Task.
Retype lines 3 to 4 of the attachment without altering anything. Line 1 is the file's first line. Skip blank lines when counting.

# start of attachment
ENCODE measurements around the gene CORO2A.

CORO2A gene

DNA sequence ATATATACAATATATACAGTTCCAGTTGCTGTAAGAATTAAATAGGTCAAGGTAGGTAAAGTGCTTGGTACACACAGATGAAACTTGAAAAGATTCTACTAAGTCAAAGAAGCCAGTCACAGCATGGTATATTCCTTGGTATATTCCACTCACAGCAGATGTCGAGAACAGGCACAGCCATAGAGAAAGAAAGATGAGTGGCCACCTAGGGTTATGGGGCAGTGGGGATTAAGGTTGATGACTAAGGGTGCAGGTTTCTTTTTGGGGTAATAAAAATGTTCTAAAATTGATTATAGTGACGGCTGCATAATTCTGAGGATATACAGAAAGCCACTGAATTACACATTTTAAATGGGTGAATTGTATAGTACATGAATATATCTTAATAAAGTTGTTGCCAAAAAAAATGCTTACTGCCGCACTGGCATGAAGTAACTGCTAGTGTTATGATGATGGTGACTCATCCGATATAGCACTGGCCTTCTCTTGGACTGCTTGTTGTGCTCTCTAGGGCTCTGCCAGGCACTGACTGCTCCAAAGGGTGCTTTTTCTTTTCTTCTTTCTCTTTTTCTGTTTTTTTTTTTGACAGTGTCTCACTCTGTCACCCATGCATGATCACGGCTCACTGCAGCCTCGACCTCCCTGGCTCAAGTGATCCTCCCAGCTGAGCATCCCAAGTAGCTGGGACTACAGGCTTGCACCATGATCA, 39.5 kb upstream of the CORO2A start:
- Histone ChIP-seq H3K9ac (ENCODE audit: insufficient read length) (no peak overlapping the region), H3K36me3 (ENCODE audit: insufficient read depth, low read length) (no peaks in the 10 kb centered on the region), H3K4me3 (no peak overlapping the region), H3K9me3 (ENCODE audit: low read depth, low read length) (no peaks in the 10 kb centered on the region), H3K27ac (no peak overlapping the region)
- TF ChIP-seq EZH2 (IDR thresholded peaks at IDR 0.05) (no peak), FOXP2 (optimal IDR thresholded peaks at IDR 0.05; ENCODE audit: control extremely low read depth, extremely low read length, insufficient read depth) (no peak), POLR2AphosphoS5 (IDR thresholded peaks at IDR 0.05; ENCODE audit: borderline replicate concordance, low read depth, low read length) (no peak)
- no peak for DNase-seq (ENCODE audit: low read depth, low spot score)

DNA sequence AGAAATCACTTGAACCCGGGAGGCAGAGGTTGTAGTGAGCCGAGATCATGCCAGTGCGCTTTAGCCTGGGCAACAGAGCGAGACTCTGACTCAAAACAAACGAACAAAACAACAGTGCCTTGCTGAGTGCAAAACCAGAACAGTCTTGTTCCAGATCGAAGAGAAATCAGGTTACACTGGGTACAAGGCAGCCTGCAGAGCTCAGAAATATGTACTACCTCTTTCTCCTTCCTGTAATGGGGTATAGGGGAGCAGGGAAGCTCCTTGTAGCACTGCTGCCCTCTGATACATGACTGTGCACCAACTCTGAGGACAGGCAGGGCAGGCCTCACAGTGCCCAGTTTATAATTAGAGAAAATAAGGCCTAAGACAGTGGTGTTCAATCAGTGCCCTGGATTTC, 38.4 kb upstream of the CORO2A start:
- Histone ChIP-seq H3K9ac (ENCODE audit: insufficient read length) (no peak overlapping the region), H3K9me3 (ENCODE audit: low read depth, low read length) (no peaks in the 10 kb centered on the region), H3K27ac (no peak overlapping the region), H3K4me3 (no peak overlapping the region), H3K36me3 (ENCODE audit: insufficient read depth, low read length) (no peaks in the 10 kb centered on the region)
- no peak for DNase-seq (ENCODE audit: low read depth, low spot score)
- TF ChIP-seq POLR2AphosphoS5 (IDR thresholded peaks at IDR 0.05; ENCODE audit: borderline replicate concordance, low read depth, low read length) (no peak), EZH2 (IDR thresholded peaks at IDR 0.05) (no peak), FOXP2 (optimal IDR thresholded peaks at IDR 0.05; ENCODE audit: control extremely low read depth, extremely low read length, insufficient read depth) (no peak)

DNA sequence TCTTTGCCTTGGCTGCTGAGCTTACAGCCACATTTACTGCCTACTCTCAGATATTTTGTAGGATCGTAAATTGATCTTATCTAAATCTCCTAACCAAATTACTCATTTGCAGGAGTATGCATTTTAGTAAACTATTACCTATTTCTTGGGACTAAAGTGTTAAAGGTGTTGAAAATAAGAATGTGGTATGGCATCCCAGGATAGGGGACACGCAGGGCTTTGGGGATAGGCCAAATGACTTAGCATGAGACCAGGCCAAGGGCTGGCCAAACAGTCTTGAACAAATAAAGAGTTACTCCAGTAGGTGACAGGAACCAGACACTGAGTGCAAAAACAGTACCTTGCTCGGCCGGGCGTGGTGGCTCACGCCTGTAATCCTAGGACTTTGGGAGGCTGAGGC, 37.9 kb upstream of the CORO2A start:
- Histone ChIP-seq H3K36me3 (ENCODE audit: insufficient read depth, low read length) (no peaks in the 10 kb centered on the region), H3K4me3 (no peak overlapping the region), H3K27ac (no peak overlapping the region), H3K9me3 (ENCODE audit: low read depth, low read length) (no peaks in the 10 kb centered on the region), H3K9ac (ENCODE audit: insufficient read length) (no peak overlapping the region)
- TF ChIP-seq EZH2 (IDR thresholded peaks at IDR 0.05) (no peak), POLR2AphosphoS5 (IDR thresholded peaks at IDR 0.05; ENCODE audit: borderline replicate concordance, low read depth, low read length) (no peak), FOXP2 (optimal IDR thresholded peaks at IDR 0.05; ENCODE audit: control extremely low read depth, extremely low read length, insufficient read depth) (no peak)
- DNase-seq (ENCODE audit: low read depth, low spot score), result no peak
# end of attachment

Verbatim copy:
DNA sequence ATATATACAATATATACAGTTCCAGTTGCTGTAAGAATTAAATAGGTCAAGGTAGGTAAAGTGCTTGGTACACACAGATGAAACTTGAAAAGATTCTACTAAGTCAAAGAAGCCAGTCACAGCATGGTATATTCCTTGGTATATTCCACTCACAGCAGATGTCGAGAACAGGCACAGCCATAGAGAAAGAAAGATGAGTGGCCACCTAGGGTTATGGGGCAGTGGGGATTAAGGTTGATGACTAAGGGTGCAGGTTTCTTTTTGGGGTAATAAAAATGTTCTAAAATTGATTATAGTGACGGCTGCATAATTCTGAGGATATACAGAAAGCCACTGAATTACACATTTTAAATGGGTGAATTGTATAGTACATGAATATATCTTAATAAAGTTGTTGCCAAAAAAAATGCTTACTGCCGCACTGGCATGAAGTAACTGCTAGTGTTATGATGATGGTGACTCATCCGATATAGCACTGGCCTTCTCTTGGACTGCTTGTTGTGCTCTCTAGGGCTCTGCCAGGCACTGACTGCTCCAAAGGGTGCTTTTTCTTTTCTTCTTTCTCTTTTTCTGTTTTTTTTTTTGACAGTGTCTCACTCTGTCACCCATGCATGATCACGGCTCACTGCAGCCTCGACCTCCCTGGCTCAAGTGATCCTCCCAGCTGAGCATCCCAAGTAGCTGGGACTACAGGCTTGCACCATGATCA, 39.5 kb upstream of the CORO2A start:
- Histone ChIP-seq H3K9ac (ENCODE audit: insufficient read length) (no peak overlapping the region), H3K36me3 (ENCODE audit: insufficient read depth, low read length) (no peaks in the 10 kb centered on the region), H3K4me3 (no peak overlapping the region), H3K9me3 (ENCODE audit: low read depth, low read length) (no peaks in the 10 kb centered on the region), H3K27ac (no peak overlapping the region)